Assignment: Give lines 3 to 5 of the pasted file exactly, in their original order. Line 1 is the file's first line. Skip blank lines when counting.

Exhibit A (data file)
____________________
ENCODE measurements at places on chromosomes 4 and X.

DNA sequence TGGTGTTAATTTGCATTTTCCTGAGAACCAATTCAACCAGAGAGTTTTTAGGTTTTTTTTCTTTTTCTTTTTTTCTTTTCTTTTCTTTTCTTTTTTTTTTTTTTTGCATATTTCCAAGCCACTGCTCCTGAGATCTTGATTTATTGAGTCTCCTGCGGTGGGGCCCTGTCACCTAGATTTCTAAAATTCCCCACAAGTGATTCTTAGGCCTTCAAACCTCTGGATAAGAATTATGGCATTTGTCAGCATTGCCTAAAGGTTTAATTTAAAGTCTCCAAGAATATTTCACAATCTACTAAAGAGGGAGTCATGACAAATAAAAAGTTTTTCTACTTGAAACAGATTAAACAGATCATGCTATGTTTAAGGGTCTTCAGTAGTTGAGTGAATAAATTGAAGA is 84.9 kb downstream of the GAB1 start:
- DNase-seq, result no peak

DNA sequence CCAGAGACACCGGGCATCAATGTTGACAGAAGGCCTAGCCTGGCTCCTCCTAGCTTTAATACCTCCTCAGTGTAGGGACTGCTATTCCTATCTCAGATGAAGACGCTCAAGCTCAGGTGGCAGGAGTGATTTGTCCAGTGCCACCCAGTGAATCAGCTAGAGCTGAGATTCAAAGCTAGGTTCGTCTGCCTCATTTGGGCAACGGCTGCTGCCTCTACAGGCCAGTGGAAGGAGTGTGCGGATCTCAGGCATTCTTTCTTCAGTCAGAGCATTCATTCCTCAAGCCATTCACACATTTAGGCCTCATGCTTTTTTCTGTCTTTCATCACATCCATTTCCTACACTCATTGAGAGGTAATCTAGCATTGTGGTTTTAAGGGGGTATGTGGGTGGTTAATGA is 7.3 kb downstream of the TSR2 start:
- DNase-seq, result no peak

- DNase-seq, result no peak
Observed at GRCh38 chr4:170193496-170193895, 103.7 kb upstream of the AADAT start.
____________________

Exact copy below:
- DNase-seq, result no peak

DNA sequence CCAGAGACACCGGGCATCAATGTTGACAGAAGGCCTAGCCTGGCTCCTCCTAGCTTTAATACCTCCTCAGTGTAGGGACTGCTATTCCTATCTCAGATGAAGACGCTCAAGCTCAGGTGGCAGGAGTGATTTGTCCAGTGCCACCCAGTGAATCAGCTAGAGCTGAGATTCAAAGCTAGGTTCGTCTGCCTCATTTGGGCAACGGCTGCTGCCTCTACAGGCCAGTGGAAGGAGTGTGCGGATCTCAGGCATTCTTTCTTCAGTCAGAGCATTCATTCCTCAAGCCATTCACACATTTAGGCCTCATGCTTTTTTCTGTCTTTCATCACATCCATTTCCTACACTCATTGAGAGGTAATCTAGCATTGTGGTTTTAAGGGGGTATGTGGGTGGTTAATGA is 7.3 kb downstream of the TSR2 start:
- DNase-seq, result no peak